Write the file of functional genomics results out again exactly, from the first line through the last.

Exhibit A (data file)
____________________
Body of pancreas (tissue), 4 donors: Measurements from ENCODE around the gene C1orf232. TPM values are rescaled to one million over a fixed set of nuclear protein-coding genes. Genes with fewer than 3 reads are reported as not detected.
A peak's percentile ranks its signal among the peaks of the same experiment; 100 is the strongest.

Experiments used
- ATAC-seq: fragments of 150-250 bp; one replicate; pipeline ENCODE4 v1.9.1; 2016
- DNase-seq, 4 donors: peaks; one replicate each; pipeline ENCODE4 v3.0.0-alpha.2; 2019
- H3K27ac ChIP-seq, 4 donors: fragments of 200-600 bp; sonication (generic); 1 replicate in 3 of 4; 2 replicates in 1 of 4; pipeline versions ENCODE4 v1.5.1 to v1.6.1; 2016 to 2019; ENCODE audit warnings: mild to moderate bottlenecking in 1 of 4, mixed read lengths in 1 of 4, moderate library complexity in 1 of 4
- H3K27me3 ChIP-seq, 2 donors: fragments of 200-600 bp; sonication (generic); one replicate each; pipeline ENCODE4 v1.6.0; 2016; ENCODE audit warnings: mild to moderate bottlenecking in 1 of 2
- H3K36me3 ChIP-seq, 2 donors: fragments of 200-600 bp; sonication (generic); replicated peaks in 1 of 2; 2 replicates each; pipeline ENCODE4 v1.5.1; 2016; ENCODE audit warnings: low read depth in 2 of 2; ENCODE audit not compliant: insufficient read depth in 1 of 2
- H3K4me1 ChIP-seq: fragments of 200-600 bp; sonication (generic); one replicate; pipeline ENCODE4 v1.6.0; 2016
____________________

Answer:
Body of pancreas (tissue), 4 donors: Measurements from ENCODE around the gene C1orf232. TPM values are rescaled to one million over a fixed set of nuclear protein-coding genes. Genes with fewer than 3 reads are reported as not detected.
A peak's percentile ranks its signal among the peaks of the same experiment; 100 is the strongest.

Experiments used
- ATAC-seq: fragments of 150-250 bp; one replicate; pipeline ENCODE4 v1.9.1; 2016
- DNase-seq, 4 donors: peaks; one replicate each; pipeline ENCODE4 v3.0.0-alpha.2; 2019
- H3K27ac ChIP-seq, 4 donors: fragments of 200-600 bp; sonication (generic); 1 replicate in 3 of 4; 2 replicates in 1 of 4; pipeline versions ENCODE4 v1.5.1 to v1.6.1; 2016 to 2019; ENCODE audit warnings: mild to moderate bottlenecking in 1 of 4, mixed read lengths in 1 of 4, moderate library complexity in 1 of 4
- H3K27me3 ChIP-seq, 2 donors: fragments of 200-600 bp; sonication (generic); one replicate each; pipeline ENCODE4 v1.6.0; 2016; ENCODE audit warnings: mild to moderate bottlenecking in 1 of 2
- H3K36me3 ChIP-seq, 2 donors: fragments of 200-600 bp; sonication (generic); replicated peaks in 1 of 2; 2 replicates each; pipeline ENCODE4 v1.5.1; 2016; ENCODE audit warnings: low read depth in 2 of 2; ENCODE audit not compliant: insufficient read depth in 1 of 2
- H3K4me1 ChIP-seq: fragments of 200-600 bp; sonication (generic); one replicate; pipeline ENCODE4 v1.6.0; 2016